When the 2009 Oscars happened, there were a lot of shockers. Hurt Locker beating out Avatar, Precious winning best adapted screenplay over Up in the Air. But the biggest shocker for me was the fact that The White Ribbon didn’t win Best Foreign Language Film. I thought the movie was stupendous, flawless, and a masterpiece. It had all the buzz to go with it too, my personal pick was A Prophet which I would have been extremely happy if won. But neither won and some Argentinian movie that I had never heard of won, The Secret In Their Eyes. From that point on I was curious to see it, and now my curiosity has been filled, the verdict? You’ll have to read and find out.The Secret In Their Eyes is a detective, thriller, romance, and even a comedy at parts. It has all the elements for a great film, and it pulls it off miraculously. The Secret In Their Eyes is about Detective Benjamin Esposito (played by Ricardo Darin) who has now retired, and with his retirement he wants to write a book. He plans to base his book off the Morales case; a case he investigated 25 years ago that ended with a lot of questions unanswered. The case was of a girl who was raped and murdered and the things they uncover are of epic proportions. The movie jumps back and forth between when the investigation took place and while Benjamin tries to recall the events which took place. There is also a side plot in which Benjamin falls for his younger, and wealthier, boss Irene Hastings (played by Soledad Villamil).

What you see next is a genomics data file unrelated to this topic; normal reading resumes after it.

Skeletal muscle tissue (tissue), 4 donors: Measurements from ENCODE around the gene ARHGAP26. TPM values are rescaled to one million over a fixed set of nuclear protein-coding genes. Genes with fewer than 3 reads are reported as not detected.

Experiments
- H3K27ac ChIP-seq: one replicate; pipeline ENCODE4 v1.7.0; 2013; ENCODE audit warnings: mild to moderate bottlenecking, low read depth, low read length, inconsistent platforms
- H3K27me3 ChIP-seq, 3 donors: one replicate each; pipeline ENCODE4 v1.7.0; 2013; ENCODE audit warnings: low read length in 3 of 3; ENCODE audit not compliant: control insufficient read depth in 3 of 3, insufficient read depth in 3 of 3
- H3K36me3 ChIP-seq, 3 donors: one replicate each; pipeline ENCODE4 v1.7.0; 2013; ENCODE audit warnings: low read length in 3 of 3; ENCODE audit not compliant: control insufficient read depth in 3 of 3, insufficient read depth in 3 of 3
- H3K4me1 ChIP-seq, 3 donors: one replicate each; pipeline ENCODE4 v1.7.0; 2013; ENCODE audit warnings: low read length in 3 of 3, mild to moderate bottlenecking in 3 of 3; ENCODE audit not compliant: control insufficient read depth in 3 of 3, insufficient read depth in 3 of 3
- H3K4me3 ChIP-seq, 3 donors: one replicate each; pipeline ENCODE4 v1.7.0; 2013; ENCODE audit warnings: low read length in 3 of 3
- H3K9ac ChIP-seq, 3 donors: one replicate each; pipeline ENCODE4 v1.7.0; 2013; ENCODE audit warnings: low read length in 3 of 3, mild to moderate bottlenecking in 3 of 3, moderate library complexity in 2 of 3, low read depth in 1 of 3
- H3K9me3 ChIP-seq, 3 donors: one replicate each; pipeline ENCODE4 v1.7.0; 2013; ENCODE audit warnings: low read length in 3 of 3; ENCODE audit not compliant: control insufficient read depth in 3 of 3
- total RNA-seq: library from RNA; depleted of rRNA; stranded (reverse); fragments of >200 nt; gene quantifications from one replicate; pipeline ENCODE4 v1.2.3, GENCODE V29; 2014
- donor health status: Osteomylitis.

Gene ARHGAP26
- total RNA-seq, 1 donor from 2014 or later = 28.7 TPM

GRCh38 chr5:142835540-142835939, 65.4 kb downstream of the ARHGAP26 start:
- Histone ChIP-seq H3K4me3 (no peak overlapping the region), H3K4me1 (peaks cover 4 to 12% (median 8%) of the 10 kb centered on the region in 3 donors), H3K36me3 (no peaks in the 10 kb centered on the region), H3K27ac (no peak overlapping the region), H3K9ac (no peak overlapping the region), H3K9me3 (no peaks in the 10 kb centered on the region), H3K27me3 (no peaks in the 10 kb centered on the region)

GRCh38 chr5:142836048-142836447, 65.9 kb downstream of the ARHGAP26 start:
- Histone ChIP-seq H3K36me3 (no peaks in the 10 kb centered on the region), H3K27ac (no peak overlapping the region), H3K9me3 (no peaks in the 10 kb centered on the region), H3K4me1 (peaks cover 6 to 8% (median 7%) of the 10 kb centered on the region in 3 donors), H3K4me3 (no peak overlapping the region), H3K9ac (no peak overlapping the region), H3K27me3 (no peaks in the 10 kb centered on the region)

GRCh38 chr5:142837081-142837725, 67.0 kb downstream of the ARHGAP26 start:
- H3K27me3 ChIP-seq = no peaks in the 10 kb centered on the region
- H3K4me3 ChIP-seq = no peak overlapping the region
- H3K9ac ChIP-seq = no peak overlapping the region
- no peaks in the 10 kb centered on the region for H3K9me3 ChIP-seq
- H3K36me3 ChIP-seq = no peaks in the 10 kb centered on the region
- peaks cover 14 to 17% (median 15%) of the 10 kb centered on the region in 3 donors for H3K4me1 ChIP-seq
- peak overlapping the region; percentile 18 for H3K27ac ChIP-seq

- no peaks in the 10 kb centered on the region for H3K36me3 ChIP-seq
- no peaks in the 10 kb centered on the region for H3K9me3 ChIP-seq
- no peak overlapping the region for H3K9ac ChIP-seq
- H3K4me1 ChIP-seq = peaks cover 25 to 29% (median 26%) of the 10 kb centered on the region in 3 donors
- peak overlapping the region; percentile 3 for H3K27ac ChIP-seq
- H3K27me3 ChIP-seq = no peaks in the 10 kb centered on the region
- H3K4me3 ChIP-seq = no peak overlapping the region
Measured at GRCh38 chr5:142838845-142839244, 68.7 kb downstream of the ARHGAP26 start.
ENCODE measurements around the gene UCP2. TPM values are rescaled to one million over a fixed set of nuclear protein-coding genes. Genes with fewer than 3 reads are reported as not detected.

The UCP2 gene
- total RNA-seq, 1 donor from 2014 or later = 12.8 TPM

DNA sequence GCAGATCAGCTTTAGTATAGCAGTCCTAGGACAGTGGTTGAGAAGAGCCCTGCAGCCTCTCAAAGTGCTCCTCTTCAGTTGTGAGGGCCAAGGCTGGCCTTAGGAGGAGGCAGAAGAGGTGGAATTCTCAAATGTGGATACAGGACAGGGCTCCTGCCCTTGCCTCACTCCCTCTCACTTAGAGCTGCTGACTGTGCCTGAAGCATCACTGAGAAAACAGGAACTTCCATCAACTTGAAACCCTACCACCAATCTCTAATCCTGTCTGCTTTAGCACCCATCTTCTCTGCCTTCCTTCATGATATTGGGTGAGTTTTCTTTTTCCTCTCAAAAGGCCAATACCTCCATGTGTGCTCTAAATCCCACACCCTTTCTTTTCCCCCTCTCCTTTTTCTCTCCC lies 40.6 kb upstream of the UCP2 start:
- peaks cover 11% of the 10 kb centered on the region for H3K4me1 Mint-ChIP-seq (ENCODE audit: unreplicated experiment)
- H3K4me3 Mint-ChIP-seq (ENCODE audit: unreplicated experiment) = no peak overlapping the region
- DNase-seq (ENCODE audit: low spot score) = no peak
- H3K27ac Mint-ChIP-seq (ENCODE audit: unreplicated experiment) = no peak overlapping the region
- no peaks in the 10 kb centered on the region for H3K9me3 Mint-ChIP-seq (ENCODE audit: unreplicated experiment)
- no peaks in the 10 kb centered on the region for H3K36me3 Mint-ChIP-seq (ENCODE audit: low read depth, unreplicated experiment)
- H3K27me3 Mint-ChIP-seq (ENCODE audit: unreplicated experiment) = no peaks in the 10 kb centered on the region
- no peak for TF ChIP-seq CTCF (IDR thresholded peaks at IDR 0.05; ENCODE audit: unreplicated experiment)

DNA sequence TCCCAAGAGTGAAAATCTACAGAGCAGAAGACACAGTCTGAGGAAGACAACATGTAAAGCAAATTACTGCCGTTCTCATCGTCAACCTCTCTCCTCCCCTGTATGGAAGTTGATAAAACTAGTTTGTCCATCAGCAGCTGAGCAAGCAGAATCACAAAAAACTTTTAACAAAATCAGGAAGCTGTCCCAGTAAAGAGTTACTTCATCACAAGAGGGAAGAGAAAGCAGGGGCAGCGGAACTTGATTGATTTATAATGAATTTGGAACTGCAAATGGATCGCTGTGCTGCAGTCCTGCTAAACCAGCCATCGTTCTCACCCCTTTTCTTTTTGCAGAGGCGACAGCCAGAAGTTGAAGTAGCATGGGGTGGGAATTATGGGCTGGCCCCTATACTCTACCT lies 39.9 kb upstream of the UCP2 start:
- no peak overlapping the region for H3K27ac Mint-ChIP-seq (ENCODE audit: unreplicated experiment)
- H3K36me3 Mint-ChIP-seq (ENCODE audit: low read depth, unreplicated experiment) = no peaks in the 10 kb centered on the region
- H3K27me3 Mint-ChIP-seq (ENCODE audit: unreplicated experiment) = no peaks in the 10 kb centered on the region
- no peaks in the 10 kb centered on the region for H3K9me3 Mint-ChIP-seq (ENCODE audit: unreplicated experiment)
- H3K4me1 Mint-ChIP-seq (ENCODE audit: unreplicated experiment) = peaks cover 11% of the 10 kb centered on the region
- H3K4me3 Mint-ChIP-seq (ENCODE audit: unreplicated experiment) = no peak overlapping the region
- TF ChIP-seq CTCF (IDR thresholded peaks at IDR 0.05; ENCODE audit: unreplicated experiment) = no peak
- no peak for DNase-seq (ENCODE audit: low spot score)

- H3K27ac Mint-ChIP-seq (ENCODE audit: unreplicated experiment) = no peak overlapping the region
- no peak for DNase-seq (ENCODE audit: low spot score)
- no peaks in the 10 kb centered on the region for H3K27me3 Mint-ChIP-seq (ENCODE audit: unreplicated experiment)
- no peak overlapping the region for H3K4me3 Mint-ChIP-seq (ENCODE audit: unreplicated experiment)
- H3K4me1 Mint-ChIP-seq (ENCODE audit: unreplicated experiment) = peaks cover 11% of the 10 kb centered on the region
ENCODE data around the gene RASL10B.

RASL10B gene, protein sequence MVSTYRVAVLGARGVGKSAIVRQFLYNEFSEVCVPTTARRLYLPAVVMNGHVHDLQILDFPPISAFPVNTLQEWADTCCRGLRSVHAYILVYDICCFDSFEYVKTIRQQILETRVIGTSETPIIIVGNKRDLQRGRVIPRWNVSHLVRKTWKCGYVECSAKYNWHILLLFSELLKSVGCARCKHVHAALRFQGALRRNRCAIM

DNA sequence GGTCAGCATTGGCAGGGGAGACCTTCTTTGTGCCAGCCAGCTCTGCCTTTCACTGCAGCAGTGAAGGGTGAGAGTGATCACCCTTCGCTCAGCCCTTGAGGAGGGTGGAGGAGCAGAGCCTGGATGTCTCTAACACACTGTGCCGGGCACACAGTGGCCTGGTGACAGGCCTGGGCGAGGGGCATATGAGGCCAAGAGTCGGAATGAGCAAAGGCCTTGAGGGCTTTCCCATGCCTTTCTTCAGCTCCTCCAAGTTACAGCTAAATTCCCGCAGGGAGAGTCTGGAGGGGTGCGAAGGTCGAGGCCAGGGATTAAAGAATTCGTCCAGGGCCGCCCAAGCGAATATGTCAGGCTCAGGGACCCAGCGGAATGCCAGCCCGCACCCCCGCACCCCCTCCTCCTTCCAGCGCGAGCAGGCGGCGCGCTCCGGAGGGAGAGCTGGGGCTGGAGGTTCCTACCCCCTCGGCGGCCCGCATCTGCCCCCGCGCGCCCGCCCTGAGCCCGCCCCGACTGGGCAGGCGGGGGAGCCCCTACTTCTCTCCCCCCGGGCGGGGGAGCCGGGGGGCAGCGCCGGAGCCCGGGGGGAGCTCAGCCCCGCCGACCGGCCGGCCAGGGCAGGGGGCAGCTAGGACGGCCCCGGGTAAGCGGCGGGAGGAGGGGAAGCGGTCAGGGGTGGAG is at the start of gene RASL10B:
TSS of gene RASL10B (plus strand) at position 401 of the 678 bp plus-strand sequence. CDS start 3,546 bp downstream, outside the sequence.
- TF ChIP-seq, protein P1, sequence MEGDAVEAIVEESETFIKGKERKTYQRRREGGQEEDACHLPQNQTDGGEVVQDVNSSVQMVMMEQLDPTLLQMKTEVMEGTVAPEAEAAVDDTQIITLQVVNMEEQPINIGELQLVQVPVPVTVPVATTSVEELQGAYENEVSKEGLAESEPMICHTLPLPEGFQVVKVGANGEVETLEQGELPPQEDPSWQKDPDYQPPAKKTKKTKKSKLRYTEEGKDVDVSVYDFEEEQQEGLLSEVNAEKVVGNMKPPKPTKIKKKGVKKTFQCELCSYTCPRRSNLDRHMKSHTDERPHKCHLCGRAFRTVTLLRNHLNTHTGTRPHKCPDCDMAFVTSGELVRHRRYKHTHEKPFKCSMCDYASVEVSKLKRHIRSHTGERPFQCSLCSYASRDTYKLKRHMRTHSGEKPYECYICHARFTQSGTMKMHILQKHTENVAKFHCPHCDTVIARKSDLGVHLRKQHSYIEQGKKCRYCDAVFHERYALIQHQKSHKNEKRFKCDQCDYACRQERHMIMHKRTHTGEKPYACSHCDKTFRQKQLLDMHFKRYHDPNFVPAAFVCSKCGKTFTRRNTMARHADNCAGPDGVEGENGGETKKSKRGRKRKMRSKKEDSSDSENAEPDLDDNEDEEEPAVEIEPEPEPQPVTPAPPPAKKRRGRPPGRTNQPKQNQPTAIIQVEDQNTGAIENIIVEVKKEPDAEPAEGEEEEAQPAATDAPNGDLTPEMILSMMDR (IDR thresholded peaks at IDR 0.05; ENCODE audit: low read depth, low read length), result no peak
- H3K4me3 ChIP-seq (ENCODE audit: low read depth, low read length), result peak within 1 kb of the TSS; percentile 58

The plot may sound complex and it is, it’s full of rich creative writing and is definitely the best part of the movie. The movie also contains amazing direction, good acting, great cinematography, art direction, costume design, and many other things. This is a great movie, but how great?